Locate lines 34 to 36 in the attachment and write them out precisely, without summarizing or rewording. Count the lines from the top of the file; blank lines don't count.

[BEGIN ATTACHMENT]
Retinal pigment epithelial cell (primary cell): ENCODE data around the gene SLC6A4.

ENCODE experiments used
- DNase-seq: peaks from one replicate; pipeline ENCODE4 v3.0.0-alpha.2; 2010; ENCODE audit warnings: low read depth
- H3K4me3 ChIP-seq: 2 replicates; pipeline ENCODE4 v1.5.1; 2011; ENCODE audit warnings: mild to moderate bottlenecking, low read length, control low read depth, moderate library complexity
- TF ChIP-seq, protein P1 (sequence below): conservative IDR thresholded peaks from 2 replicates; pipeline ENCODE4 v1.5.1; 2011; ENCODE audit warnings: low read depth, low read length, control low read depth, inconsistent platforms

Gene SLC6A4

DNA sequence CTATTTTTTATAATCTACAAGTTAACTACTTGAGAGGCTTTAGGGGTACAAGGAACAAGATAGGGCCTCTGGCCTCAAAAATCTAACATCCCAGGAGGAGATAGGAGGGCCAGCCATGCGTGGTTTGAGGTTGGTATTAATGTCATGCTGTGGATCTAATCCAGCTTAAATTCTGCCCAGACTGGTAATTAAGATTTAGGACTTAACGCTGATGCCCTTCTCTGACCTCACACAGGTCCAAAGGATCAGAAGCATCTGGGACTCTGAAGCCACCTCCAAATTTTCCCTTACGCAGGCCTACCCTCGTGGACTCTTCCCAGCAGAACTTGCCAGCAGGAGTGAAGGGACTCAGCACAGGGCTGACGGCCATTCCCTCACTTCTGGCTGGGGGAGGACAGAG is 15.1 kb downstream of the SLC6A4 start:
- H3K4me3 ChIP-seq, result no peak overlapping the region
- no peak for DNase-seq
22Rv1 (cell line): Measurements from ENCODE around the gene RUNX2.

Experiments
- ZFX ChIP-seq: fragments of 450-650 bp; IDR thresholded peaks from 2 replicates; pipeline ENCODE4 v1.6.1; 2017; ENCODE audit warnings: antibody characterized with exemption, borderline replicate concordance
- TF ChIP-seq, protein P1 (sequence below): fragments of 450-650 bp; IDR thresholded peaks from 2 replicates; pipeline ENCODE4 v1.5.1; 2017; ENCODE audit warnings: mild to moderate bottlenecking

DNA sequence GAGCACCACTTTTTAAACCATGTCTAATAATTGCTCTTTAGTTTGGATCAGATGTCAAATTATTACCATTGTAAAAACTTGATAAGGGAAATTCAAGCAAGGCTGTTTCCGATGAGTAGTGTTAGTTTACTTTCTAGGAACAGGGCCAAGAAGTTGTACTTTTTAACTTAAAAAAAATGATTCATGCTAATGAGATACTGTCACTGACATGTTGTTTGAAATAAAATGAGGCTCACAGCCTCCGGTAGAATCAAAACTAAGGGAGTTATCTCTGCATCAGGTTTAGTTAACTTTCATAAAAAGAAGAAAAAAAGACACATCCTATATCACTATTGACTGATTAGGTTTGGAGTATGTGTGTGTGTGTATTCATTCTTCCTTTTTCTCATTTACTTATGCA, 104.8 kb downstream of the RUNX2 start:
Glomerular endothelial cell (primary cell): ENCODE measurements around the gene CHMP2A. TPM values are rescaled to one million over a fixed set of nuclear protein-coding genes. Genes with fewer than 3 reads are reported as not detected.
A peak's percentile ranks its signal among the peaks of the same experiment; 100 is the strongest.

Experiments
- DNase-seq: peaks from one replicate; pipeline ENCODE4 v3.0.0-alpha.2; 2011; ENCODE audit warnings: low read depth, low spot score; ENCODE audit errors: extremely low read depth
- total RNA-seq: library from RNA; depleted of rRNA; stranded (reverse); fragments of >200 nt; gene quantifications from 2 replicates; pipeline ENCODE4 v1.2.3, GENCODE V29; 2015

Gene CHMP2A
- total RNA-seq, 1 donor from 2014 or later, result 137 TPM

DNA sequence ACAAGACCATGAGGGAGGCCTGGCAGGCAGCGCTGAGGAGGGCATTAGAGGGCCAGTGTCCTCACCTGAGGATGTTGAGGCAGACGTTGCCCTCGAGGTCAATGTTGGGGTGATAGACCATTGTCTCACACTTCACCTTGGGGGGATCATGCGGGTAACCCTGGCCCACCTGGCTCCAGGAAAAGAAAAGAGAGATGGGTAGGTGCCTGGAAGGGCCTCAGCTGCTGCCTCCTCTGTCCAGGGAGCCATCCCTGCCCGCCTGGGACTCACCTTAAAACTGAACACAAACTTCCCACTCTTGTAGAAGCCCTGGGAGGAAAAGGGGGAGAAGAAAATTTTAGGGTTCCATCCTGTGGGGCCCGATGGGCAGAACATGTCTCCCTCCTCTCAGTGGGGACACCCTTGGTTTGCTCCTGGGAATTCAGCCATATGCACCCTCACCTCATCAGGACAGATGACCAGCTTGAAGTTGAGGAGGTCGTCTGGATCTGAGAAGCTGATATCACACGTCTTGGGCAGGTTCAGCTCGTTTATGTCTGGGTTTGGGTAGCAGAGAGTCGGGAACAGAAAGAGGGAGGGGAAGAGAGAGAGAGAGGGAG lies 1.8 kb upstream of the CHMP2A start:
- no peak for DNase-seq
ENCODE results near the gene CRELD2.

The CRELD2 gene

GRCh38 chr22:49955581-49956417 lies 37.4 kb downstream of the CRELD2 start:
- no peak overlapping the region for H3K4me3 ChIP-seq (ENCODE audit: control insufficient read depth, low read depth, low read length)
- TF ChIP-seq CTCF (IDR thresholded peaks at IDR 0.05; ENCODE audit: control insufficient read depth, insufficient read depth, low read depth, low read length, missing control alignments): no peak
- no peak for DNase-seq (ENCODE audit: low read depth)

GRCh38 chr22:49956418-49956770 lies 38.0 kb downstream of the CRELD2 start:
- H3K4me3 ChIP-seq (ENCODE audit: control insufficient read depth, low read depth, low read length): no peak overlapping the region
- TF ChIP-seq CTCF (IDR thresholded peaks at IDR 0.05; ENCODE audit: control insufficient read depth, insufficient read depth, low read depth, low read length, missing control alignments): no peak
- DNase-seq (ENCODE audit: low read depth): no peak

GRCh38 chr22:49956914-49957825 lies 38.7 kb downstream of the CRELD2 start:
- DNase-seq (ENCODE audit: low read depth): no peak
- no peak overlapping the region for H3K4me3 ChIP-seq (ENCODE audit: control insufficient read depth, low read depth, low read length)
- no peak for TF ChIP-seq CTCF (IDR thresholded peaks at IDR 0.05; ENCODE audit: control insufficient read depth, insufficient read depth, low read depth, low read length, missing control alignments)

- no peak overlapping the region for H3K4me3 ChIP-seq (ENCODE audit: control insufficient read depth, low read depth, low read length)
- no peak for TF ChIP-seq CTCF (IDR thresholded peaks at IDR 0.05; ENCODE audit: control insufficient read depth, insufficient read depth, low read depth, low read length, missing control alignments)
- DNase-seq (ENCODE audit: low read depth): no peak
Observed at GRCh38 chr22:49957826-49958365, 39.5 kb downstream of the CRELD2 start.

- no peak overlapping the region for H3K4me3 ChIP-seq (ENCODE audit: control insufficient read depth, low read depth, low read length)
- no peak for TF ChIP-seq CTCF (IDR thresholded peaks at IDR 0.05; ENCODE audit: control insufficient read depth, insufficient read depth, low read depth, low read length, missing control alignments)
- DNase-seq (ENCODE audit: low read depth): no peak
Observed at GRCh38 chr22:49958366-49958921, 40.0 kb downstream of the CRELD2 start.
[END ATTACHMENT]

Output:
GRCh38 chr22:49956914-49957825 lies 38.7 kb downstream of the CRELD2 start:
- DNase-seq (ENCODE audit: low read depth): no peak
- no peak overlapping the region for H3K4me3 ChIP-seq (ENCODE audit: control insufficient read depth, low read depth, low read length)